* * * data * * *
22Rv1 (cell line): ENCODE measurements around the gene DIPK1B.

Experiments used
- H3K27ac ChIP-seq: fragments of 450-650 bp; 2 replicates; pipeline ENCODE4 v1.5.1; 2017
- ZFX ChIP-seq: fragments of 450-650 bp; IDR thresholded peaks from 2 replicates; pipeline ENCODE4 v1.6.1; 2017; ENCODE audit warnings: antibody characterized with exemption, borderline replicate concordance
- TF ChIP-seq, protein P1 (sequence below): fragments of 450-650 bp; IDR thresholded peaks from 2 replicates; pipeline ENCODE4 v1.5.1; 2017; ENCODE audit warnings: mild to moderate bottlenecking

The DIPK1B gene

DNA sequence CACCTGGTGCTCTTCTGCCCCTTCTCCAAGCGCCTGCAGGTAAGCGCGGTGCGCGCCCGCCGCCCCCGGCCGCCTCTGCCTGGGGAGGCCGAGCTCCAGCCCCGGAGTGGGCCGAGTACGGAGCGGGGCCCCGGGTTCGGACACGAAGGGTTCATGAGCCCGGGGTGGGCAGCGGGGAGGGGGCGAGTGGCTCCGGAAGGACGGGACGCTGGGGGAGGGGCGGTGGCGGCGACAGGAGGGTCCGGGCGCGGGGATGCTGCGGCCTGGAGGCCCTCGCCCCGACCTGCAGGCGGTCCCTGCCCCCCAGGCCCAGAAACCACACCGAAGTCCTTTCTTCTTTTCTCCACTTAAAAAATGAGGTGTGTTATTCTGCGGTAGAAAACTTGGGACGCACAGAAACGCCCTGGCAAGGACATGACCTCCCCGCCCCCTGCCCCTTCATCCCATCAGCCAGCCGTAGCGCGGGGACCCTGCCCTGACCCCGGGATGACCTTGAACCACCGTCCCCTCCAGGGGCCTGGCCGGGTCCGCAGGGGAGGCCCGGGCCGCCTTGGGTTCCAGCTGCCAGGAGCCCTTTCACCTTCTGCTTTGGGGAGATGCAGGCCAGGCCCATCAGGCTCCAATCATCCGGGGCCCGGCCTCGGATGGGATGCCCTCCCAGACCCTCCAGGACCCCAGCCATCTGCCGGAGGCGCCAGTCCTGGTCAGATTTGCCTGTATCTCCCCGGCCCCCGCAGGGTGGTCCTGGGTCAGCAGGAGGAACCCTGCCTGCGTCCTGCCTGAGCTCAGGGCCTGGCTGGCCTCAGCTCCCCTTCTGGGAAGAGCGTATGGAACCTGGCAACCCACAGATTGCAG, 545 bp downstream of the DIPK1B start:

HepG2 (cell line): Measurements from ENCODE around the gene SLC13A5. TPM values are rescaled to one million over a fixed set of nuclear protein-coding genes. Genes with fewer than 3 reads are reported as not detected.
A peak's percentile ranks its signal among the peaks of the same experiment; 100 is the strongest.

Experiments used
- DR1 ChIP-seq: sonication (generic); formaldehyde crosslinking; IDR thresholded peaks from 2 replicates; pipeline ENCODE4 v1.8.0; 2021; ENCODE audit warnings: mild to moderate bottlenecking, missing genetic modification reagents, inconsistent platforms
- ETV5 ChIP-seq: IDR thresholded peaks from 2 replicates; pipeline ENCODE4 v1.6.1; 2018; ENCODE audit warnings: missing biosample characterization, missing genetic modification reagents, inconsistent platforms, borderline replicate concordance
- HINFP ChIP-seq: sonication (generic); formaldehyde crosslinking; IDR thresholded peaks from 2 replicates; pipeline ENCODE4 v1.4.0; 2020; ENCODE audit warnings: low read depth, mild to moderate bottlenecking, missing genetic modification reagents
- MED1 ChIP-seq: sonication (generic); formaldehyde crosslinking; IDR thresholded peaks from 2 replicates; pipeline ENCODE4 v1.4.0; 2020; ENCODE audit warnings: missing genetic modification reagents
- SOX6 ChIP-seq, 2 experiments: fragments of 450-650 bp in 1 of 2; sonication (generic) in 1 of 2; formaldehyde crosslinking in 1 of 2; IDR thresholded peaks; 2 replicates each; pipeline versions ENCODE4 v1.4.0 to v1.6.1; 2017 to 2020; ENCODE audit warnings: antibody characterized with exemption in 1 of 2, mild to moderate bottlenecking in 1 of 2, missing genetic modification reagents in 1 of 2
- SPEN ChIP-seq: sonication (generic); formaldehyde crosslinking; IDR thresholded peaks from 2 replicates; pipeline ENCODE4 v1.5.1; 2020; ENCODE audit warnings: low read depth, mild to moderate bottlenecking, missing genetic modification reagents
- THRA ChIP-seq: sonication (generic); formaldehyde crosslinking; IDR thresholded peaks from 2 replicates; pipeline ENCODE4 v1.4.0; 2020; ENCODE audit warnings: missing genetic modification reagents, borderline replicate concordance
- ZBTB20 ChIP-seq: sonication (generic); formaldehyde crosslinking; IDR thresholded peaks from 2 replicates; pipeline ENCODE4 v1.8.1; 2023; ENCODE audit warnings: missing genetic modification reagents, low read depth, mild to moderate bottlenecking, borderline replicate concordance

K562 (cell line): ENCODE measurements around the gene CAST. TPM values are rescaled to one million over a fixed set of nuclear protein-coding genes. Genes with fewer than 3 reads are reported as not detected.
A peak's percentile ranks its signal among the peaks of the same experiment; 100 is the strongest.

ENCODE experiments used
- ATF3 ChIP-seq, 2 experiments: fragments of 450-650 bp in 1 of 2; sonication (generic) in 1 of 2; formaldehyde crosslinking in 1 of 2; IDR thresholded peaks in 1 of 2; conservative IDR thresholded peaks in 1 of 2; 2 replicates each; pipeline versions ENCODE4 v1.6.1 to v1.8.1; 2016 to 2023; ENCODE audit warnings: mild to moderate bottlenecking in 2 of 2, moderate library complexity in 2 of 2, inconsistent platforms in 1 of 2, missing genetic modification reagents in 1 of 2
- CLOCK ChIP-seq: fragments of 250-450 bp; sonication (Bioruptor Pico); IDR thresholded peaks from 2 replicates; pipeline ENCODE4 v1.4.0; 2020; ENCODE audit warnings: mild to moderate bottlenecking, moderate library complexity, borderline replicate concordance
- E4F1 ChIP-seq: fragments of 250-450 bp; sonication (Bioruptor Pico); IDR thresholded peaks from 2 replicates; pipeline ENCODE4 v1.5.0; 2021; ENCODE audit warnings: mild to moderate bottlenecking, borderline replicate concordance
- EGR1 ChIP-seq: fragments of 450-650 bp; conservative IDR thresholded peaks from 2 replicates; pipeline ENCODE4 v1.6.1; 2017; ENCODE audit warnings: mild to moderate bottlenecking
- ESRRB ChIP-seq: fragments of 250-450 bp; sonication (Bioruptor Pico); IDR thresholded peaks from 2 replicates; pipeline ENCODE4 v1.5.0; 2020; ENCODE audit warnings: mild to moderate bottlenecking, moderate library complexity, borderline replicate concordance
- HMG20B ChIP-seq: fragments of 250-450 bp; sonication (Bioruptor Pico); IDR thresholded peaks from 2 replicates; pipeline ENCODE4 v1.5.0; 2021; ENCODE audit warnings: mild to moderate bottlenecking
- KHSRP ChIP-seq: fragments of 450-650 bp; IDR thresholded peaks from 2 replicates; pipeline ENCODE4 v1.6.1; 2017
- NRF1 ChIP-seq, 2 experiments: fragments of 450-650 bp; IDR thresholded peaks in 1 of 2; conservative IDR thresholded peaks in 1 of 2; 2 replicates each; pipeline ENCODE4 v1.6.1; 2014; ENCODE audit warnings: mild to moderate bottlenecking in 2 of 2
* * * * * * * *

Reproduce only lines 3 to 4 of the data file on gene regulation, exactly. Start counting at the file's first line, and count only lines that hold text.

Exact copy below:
- H3K27ac ChIP-seq: fragments of 450-650 bp; 2 replicates; pipeline ENCODE4 v1.5.1; 2017
- ZFX ChIP-seq: fragments of 450-650 bp; IDR thresholded peaks from 2 replicates; pipeline ENCODE4 v1.6.1; 2017; ENCODE audit warnings: antibody characterized with exemption, borderline replicate concordance